Written by Isabelle Gray
Illustration by Ellen Stanton
The British media is racist. It’s time all white journalists, like me, examine their bias and do better.
94% of the media is made up of white people, which is only the beginning of the issue. To me, journalism is about telling stories, providing information and perspectives the world was not privy to before. If 94% of all journalists look the same, how is it at all possible, or likely, that the stories of all ethnicities are being told? How can we effectively learn about, for example, anti-racism and the #blacklivesmatter movement if mostly white people are reporting on it?
These statistics on the make up of British journalism realistically equate
s to most of the stories being told to be prioritising the white British experience. As a result, journalism doesn’t appear as a welcoming industry for black people and people of colour. Only with publications such as gal-dem, curated and written by and for women of colour and non-binary people of colour, is space being made for more diversity in the field.
But more needs to be done than this, and, vitally so, it needs to be done by white people in the media. In my own time as Editor of my university paper, I know for a fact I could have done a much better job of a wide range of things. From ‘small’ things like ensuring stock images weren’t always white people, and big things like admitting the lack of diversity in our own staff and writership, and actioning to change that. These biases need to be in our conscious thoughts every day, or nothing will change.
A few weeks ago on the BBC, a racial slur was uttered by one of their broadcasters. The report was on a man who had received racial abuse. A white journalist using a racial slur on national television is normalising hate speech, and an act in white supremacist thought. There is no justification in actually uttering the racial slurs used against someone in a vicious attack. ‘Extreme racist slur / verbal abuse / language’ would have very clearly described the incident without causing more harm than necessary. This is a perfect example of why diversity or individual commitments to anti-racism is not enough. What is the point of reporting on racism if the report itself is racist?
This goes beyond just the journalist herself, but the whole of the BBC who in all likelihood had several people view the report prior to the broadcast. If this is true, that means multiple people did not think once that saying a racial slur could be insensitive. This became apparent when they refused to apologise for the report for weeks on end. Even if more people of colour were hired in the industry, and a black person saw the script before it went to air and was able to put a stop to it, it is not the job of black people and people of colour to tell us not to be racist. We need to be inclusive where our thoughts, ideas, and practises consider all types of people. A white person hearing a racial slur is obviously not going to have the same effect as it would a black person. But the stories journalists tell must go beyond our own personal thoughts.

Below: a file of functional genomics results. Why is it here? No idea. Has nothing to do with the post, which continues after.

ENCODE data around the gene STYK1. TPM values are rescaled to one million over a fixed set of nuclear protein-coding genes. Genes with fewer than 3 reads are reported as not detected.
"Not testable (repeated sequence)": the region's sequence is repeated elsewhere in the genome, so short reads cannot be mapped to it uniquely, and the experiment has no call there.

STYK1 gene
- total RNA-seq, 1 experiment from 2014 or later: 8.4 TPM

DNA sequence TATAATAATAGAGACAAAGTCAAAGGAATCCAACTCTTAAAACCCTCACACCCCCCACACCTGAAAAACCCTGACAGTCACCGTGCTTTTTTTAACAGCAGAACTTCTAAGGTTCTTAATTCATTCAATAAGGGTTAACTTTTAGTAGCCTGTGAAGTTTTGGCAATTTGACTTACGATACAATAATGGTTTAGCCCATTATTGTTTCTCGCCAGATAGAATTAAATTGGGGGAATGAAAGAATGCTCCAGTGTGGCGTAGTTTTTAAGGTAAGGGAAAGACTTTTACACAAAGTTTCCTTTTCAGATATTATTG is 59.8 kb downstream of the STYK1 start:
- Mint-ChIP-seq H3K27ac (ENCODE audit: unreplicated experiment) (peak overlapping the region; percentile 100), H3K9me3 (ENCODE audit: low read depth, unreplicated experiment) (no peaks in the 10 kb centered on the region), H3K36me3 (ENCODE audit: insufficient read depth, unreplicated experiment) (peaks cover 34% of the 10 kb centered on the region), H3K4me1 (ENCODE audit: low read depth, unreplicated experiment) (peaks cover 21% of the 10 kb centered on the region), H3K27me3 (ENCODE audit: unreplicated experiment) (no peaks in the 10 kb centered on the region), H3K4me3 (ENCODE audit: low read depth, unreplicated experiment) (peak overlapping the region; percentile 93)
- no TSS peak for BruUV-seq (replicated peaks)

The BBC report, naturally, has been met with a backlash of criticism online. A lot of black people that spoke up received messages of racial abuse themselves, proving how far choices, like the BBC used in the inclusion of a racial slur, can go. The choice to include that word empowered the racist population of the UK to hurl abuse at black people simply asking for basic human decency in the reporting done by an institution they pay for annually. Because if the BBC can do it, so can they.
After refusing to apologise for the report for weeks, one of the BBC’s Radio 1xtra presenters, Sideman, has quit. This is a terrible loss to 1xtra listeners, and totally disrespectful to Sideman, who has had no choice when active racism is not being acknowledged by his employers. It is hard enough for black people to gain success in this industry, and his resignation is symbolic of a backwards step in progression. Sideman’s resignation encapsulates why white journalists need to do better. Why haven’t his white co-workers spoken out after his resignation was announced? His decision needs to be met with decisive action by the people he worked with that were privileged enough to not experience racism. His white co-workers quitting alongside him, or at least threatening to do so would create a much bigger impact.
Private acts of solidarity do enough, we need to stand together in decisive action. And this needs to happen now, if we want any chance of the next generation experiencing an industry more committed to anti-racism. Unsympathetic, cruel journalism needs to stop. It doesn’t make us more objective; it actually makes it pretty clear where your thoughts lie. We need to start caring about the people we write about, and the people we work with. No matter your political alignments, treating people with decency is not up for debate. We as white journalists need to acknowledge our biases and actively work to challenge them. And mean it. When we work together, and have uncomfortable conversations with ourselves and each other, there is hope for long term change.